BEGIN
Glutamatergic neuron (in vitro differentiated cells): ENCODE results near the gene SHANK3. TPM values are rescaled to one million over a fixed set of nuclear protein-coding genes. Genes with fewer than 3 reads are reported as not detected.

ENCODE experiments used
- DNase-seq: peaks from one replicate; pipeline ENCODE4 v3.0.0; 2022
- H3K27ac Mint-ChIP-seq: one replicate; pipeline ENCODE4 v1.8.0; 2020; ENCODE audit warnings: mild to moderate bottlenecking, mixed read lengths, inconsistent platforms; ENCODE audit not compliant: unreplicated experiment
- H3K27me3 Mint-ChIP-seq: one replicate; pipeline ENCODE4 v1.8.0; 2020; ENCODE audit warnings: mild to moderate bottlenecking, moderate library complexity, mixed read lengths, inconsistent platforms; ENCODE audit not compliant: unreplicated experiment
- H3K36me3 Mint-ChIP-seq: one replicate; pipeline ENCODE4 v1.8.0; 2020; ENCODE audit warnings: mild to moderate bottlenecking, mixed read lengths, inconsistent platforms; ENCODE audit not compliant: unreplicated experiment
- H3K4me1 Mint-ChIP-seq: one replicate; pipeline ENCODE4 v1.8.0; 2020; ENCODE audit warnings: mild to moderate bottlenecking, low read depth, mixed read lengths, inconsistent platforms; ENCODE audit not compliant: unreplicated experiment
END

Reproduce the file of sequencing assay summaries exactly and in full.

Glutamatergic neuron (in vitro differentiated cells): ENCODE results near the gene SHANK3. TPM values are rescaled to one million over a fixed set of nuclear protein-coding genes. Genes with fewer than 3 reads are reported as not detected.

ENCODE experiments used
- DNase-seq: peaks from one replicate; pipeline ENCODE4 v3.0.0; 2022
- H3K27ac Mint-ChIP-seq: one replicate; pipeline ENCODE4 v1.8.0; 2020; ENCODE audit warnings: mild to moderate bottlenecking, mixed read lengths, inconsistent platforms; ENCODE audit not compliant: unreplicated experiment
- H3K27me3 Mint-ChIP-seq: one replicate; pipeline ENCODE4 v1.8.0; 2020; ENCODE audit warnings: mild to moderate bottlenecking, moderate library complexity, mixed read lengths, inconsistent platforms; ENCODE audit not compliant: unreplicated experiment
- H3K36me3 Mint-ChIP-seq: one replicate; pipeline ENCODE4 v1.8.0; 2020; ENCODE audit warnings: mild to moderate bottlenecking, mixed read lengths, inconsistent platforms; ENCODE audit not compliant: unreplicated experiment
- H3K4me1 Mint-ChIP-seq: one replicate; pipeline ENCODE4 v1.8.0; 2020; ENCODE audit warnings: mild to moderate bottlenecking, low read depth, mixed read lengths, inconsistent platforms; ENCODE audit not compliant: unreplicated experiment